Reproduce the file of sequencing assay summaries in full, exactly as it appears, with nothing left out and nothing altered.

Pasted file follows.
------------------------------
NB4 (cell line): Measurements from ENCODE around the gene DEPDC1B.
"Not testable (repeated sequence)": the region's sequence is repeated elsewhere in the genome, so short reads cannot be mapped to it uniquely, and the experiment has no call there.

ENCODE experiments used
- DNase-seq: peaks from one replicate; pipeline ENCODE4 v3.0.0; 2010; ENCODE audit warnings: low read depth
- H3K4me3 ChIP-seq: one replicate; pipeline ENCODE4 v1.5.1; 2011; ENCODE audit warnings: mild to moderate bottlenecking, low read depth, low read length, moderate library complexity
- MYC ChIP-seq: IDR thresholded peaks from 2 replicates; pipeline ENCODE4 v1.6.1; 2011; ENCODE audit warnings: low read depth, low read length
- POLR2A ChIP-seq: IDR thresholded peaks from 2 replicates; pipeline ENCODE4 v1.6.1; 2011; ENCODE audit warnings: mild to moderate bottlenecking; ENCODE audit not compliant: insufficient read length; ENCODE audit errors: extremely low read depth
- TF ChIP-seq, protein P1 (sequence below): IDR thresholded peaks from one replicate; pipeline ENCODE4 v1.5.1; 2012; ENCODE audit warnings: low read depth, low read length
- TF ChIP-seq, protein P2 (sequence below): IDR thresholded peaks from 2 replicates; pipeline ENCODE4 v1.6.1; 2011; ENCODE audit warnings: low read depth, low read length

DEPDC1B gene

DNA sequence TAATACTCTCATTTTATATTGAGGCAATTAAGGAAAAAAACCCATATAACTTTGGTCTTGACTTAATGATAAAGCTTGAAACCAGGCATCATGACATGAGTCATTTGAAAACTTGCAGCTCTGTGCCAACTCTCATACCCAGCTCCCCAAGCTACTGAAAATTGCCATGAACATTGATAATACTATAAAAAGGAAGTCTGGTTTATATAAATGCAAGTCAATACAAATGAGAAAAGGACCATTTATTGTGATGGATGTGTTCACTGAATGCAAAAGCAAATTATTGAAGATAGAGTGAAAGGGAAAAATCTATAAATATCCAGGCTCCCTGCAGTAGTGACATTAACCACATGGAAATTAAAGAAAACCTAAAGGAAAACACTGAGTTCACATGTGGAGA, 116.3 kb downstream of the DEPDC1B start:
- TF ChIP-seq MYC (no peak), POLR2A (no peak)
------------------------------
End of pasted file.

NB4 (cell line): Measurements from ENCODE around the gene DEPDC1B.
"Not testable (repeated sequence)": the region's sequence is repeated elsewhere in the genome, so short reads cannot be mapped to it uniquely, and the experiment has no call there.

ENCODE experiments used
- DNase-seq: peaks from one replicate; pipeline ENCODE4 v3.0.0; 2010; ENCODE audit warnings: low read depth
- H3K4me3 ChIP-seq: one replicate; pipeline ENCODE4 v1.5.1; 2011; ENCODE audit warnings: mild to moderate bottlenecking, low read depth, low read length, moderate library complexity
- MYC ChIP-seq: IDR thresholded peaks from 2 replicates; pipeline ENCODE4 v1.6.1; 2011; ENCODE audit warnings: low read depth, low read length
- POLR2A ChIP-seq: IDR thresholded peaks from 2 replicates; pipeline ENCODE4 v1.6.1; 2011; ENCODE audit warnings: mild to moderate bottlenecking; ENCODE audit not compliant: insufficient read length; ENCODE audit errors: extremely low read depth
- TF ChIP-seq, protein P1 (sequence below): IDR thresholded peaks from one replicate; pipeline ENCODE4 v1.5.1; 2012; ENCODE audit warnings: low read depth, low read length
- TF ChIP-seq, protein P2 (sequence below): IDR thresholded peaks from 2 replicates; pipeline ENCODE4 v1.6.1; 2011; ENCODE audit warnings: low read depth, low read length

DEPDC1B gene

DNA sequence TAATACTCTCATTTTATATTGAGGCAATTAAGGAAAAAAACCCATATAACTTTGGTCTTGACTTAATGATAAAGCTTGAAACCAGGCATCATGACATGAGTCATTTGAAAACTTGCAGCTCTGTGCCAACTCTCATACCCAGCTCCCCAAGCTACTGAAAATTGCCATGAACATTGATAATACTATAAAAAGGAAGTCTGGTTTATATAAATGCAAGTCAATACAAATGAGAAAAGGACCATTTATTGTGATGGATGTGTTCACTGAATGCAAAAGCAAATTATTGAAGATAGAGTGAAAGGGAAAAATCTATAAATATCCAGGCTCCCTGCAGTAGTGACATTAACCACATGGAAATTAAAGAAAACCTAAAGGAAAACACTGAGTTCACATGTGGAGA, 116.3 kb downstream of the DEPDC1B start:
- TF ChIP-seq MYC (no peak), POLR2A (no peak)